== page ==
Poster Session
Issue Date: August 2016
Published Online: August 01, 2016
Updated: January 01, 2021
Computerized Assessment of Cognition for Persons With Traumatic Brain Injury
Author Affiliations
  • Duquesne University
  • MGH Institute of Health Professions
  • Duquesne University
  • Duquesne University
Article Information
Neurologic Conditions / Traumatic Brain Injury / Assessment/Measurement
Poster Session   |   August 01, 2016
Computerized Assessment of Cognition for Persons With Traumatic Brain Injury
American Journal of Occupational Therapy, August 2016, Vol. 70, 7011500023.
American Journal of Occupational Therapy, August 2016, Vol. 70, 7011500023.

Date Presented 4/7/2016

The Standardized Touchscreen Assessment of Cognition (STAC) has completed initial validation with typical persons ages 1–85 yr. The second phase of validation investigates concurrent validity of the STAC with standard cognitive assessments in persons with traumatic brain injury.

Primary Author and Speaker: Elena Donoso Brown

Additional Authors and Speakers: Andrea Fairman, Anna Olexsovich, Lani Zangara

Contributing Authors: Sarah E. Wallace, Koren Beardshall, Alicia Taylor

PURPOSE: The Standardized Touchscreen Assessment of Cognition (STAC; Cognitive Innovations, 2013) is an innovative iPad-based assessment tool. The initial phase of this investigation involved validation of this assessment on adults ages 18–85 yr with typical cognitive function. The purpose of this investigation is to continue the validation of this assessment tool in individuals with traumatic brain injury (TBI). In this phase, the STAC will be compared with two frequently utilized assessments in rehabilitation settings, specifically the Montreal Cognitive Assessment (MoCA; Wong, Ngai, Wong, Mok, & Poon, 2013) and the Cognitive Linguistic Quick Test (CLQT; Helms-Estabrooks, 2001). Additionally, we will identify the relationship between outcomes on the STAC and self-perceived level of disability. Qualitative description of the experience of using the STAC versus pencil-and-paper assessments is included.
RATIONALE: Although there are many assessment tools to measure cognitive abilities, most provide limited qualitative data and require significant time to score. The STAC seeks to address accuracy and efficiency in assessing cognitive abilities while also providing qualitative information about the individual.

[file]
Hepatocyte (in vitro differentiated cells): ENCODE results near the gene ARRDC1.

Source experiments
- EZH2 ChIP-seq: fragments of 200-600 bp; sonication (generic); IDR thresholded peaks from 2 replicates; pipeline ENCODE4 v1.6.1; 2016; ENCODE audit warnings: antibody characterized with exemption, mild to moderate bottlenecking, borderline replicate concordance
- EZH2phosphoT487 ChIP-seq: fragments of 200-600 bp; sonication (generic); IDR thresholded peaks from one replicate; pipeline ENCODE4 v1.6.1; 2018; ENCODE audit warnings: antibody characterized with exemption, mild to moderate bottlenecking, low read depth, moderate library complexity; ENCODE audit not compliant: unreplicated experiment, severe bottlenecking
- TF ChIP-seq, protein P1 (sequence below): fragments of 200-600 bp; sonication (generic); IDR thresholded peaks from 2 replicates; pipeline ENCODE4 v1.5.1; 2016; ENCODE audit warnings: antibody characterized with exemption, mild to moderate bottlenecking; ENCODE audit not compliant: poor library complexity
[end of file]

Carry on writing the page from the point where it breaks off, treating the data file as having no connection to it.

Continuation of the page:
DESIGN: This mixed-methods study uses a within-participant design to compare the outcomes of the STAC with established tests.
PARTICIPANTS: The initial phase included neurotypical participants between the ages of 18 and 85 yr (N = 84). Participants self-reported no hearing or vision impairments, had upper-extremity use within functional limits, and passed the Mini-Mental State Examination. We are continuing validation of the STAC for persons with TBI between ages 18 and 65 yr who are ≥6 mo post-TBI and present with no severe impairments in language, fine motor, or vision.
METHOD: In the initial phase, participants completed the CLQT, STAC, and Cognitive Assessment of Minnesota (CAM; Rustad et al., 1993) in a randomized order. Similarly, in the second phase participants will complete the CLQT, MoCA, and STAC in a randomized order. A modified Post-Study System Usability Questionnaire (Lewis, 1993) will be completed to assess participants’ personal satisfaction with the use of the STAC in comparison with pencil-and-paper–based assessments. The Craig Handicap Assessment and Reporting Technique–Short Form (CHART–SF; Whiteneck, Charlifue, Gerhart, Overhosler, & Richardson, 1992) will then discern the participants’ perceived level of disability.
ANALYSIS: Data for the first phase was entered into a secure electronic database and analyzed using statistical software. In Phase 1, scores for the STAC were correlated with subsets of items on the CLQT and CAM. For Phase 2, the scores on the STAC will be correlated with the scores on the MoCA, CLQT, and CHART–SF. The researchers will analyze the usability survey Likert-scale results descriptively and collect themes from responses to the comments section.
RESULTS: Preliminary analysis from the initial phase suggests strong correlations between several areas measured by the STAC, CAM, and CLQT.
DISCUSSION: The STAC has the potential to augment the clinical evaluation process of cognitive abilities. Preliminary findings suggest that in a neurotypical sample, the STAC operates similarly to current assessments of cognition. The second phase of this investigation for individuals with TBI will determine the STAC’s validity and clinical utility in this clinical population.
IMPACT STATEMENT: If the STAC demonstrates concurrent validity against the gold standard of cognitive assessments, the use of this assessment through an electronic tablet can greatly increase a clinician’s efficiency and influence the ease and accuracy of evaluating cognitive abilities, specifically for people with TBI.
Cognitive Innovations. (2013). Standardized Touchscreen Assessment of Cognition. Retrieved from
Helms-Estabrooks, N. (2001). Cognitive Linguistic Quick Test. San Antonio: Psychological Corporation.
Lewis, J. R. (1993). IBM Computer Usability Satisfaction Questionnaires: Psychometric evaluation and instructions for use (Technical Report 54.786). Boca Raton, FL: IBM Corporation.
Rustad, R. A., DeGroot, T. L, Junkunz, M. L., Freeberg, K. S., Browick, L. G., & Wanttie, A. M. (1993). Cognitive Assessment of Minnesota. San Antonio: Therapy Skill Builders.
Whiteneck, G. G., Charlifue, S. W., Gerhart, K. A., Overhosler, J. D., & Richardson, G. N. (1992). Quantifying handicap: A new measure of long-term rehabilitation outcomes. Archives of Physical Medicine and Rehabilitation, 73, 519–526.
Wong, G., Ngai, K., Wong, A., Mok, V., & Poon, W. (2013). Validity of the Montreal Cognitive Assessment for traumatic brain injury patients with intracranial hemorrhage. Brain Injury, 27, 394–388.